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But Narayana Kocherlakota Was Supposed to Be the Really Smart and Reality-Based Minnesota Economist!

This was something that John Stuart Mill and Jean-Baptiste Say had gotten right in 1829.

Our problem is not that there is a shift in demand from construction to manufacturing, and we have to move workers from construction to manufacturing. Our problem is that there has been a shift in demand from currently-produced goods and services to safe high-quality assets and that as a result workers in goods-and-services-producing industries have been fired. There is no counterbalancing sector in which demand for employment is high, for what is in demand is high-quality safe AAA assets, and the lack of trust in the private sector is so great that no private business can make money by putting people to work creating high-quality safe AAA assets.

The only organizations that can do so are the solid gold governments of the world in which investors have confidence.

Yet at least seven of the seventeen people at the FOMC meeting do not get this.

This is tremendously disturbing. What is also disturbing is that there are only seventeen and not nineteen people at the FOMC meeting.

Hangover Theory At The Fed - Paul Krugman Blog - NYTimes.com

Paul Krugman:

Hangover Theory At The Fed: This Jon Hilsenrath piece on the Fed is an impressive piece of reporting; it seems that somebody is talking out of school. And as Tim Duy says, it’s also depressing for anyone believing, as I do, that we’re sliding steadily into a long-run low-growth, high-unemployment trap, and that aggressive action by the Fed is urgent. But one more thing struck me: at least some members of the FOMC have bought into the hangover theory — the modern version of liquidationism in which mass unemployment is somehow necessary in the aftermath of a burst bubble:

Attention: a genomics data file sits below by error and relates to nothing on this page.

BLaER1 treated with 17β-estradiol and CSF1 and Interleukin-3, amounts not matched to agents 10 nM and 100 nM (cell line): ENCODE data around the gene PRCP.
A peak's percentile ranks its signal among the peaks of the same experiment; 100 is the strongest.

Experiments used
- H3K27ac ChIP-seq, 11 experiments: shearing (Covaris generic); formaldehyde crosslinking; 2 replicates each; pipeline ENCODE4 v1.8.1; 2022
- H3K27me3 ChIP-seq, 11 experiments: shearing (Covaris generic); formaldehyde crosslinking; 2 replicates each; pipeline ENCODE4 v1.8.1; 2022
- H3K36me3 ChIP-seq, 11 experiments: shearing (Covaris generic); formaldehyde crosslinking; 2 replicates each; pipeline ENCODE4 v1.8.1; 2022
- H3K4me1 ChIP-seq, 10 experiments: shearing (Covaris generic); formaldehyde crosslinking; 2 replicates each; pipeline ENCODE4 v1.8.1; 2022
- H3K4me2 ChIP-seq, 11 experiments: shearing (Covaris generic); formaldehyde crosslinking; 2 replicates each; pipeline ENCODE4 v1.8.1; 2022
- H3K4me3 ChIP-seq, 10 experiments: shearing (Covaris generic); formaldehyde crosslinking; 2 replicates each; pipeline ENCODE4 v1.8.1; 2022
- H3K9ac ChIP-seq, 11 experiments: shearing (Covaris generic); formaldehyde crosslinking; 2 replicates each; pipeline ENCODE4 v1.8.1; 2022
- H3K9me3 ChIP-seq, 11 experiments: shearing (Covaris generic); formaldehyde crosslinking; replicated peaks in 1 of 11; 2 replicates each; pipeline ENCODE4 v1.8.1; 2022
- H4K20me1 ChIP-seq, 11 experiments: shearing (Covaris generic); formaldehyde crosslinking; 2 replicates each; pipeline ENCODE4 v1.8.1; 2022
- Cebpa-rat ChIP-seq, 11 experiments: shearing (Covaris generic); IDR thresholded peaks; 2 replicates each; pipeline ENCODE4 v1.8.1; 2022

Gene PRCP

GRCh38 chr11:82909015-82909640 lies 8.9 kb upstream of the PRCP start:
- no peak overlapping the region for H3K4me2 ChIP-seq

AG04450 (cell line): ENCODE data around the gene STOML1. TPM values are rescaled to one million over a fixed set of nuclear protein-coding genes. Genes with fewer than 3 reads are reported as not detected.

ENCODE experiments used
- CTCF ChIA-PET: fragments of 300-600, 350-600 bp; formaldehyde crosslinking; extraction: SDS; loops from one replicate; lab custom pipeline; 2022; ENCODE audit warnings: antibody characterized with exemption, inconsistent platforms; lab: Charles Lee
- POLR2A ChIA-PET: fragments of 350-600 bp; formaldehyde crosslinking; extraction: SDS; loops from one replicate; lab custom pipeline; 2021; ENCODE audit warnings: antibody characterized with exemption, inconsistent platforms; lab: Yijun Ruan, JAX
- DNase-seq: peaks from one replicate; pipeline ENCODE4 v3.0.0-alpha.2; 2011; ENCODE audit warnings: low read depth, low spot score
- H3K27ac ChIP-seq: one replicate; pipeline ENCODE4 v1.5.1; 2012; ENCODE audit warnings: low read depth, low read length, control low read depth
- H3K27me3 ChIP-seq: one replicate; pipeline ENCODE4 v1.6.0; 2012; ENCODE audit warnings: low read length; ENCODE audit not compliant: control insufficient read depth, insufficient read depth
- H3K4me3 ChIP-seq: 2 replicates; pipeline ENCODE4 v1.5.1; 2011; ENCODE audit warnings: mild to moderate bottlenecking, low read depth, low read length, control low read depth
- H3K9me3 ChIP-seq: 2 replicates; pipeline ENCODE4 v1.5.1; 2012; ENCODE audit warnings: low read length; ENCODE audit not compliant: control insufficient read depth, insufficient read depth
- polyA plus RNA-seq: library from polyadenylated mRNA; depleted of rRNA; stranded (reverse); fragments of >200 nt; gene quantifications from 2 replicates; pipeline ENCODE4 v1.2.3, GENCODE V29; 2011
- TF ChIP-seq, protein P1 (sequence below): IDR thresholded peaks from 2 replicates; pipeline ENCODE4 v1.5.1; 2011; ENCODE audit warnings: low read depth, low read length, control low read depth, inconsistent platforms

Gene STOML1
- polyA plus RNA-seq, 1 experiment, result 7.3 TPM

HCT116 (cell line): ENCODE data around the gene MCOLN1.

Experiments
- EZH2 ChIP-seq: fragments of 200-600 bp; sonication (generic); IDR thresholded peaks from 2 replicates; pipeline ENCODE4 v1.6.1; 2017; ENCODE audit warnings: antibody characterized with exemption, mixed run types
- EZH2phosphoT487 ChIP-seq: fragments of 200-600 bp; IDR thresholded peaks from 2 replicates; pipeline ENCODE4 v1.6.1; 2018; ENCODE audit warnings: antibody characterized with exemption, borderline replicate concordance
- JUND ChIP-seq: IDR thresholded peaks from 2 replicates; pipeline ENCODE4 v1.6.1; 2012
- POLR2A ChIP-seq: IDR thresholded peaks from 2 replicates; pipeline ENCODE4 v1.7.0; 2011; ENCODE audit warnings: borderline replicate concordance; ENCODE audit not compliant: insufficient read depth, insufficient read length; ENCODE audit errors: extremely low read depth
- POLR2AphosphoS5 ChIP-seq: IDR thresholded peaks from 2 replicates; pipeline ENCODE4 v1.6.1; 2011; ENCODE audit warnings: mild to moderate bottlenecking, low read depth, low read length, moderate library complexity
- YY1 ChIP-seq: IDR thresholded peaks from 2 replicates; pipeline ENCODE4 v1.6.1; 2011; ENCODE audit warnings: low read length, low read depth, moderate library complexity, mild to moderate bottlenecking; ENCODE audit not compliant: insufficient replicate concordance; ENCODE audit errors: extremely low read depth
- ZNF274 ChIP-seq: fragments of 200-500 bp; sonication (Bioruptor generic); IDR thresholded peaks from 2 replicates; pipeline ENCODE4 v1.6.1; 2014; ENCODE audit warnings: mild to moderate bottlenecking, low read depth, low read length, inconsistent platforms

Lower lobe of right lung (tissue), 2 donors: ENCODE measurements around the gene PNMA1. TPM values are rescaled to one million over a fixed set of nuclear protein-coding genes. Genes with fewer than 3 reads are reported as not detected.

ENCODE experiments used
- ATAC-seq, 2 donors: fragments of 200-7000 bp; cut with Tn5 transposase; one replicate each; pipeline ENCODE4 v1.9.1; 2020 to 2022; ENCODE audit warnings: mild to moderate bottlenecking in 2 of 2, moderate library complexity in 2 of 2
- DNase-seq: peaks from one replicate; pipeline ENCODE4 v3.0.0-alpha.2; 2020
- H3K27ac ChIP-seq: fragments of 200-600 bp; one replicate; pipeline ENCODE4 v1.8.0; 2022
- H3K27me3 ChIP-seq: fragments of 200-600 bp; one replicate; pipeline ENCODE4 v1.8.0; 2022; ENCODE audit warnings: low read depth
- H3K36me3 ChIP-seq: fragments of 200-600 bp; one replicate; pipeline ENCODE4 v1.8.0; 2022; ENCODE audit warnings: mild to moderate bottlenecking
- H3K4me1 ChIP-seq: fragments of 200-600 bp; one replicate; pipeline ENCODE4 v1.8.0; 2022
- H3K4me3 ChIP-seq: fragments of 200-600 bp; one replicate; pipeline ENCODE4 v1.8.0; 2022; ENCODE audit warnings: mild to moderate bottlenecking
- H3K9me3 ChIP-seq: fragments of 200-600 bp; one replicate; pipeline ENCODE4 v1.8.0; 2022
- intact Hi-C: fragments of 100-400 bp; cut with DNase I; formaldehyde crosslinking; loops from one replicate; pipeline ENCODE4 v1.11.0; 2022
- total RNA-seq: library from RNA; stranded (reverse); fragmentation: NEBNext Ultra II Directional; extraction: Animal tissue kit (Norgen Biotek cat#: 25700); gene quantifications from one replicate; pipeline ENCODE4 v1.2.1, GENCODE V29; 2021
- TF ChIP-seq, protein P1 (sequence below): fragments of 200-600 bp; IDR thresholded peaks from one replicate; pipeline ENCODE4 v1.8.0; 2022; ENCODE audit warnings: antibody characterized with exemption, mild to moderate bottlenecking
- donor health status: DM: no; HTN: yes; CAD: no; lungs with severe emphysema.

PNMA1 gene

Narayana Kocherlakota, president of the Minneapolis Fed, argued that a large part of today’s unemployment problem is caused by issues the Fed can’t solve, such as the mismatch between the skills of jobless workers and the skills that employers wanted.

Here’s what Kocherlakota said in a speech after the meeting:

Whatever the source, though, it is hard to see how the Fed can do much to cure this problem. Monetary stimulus has provided conditions so that manufacturing plants want to hire new workers. But the Fed does not have a means to transform construction workers into manufacturing workers.

I tried, in that old piece on hangover theorists, to explain what’s wrong with this view in general. Among other things:

this story bears little resemblance to what actually happens in a recession, when every industry—not just the investment sector—normally contracts.

And this is strikingly true this time around. Kocherlakota would have us believe that there’s a big problem of mismatch because manufacturing is trying to hire, while construction has slumped.... Manufacturing employment has slumped, not risen — in fact, it has fallen more than construction employment. The problem is lack of overall demand, not worker mismatch.

Unfortunately, we’re not having an academic discussion here: right now, bad theory — theory completely at odds with actual experience — is having a real effect in blocking action.

As I said, if John Stuart Mill and Jean-Baptiste say can get this right in 1829, why can't Narayana Kocherlakota get it right in 2010?

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